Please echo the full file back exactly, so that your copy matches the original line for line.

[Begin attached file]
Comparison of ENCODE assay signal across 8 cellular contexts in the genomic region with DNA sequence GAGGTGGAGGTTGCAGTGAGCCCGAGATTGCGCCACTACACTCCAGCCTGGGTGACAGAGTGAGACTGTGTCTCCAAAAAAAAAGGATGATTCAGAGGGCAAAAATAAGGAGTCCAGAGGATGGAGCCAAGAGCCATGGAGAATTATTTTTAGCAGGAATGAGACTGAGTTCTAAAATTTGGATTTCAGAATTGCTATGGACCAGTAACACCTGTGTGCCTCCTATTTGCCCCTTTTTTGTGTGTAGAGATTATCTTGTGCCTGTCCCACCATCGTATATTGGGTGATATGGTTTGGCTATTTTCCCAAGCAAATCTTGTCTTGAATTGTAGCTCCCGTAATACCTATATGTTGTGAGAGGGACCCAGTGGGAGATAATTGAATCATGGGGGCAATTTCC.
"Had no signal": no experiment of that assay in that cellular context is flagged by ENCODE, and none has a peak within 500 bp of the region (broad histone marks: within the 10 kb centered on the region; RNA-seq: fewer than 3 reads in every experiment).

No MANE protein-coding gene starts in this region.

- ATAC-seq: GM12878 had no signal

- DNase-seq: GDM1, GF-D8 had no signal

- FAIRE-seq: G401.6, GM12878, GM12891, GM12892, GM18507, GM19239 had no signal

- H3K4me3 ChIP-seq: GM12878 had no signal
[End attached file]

Comparison of ENCODE assay signal across 8 cellular contexts in the genomic region with DNA sequence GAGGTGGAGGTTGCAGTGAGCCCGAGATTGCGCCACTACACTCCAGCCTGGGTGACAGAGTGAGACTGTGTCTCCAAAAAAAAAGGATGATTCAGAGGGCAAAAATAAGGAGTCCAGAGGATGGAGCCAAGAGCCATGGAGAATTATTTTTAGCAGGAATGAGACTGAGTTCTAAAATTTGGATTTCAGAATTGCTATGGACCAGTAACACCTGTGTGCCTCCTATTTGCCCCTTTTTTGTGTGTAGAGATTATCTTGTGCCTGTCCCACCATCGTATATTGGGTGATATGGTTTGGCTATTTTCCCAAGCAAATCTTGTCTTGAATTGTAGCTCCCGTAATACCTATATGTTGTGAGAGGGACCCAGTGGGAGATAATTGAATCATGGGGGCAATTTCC.
"Had no signal": no experiment of that assay in that cellular context is flagged by ENCODE, and none has a peak within 500 bp of the region (broad histone marks: within the 10 kb centered on the region; RNA-seq: fewer than 3 reads in every experiment).

No MANE protein-coding gene starts in this region.

- ATAC-seq: GM12878 had no signal

- DNase-seq: GDM1, GF-D8 had no signal

- FAIRE-seq: G401.6, GM12878, GM12891, GM12892, GM18507, GM19239 had no signal

- H3K4me3 ChIP-seq: GM12878 had no signal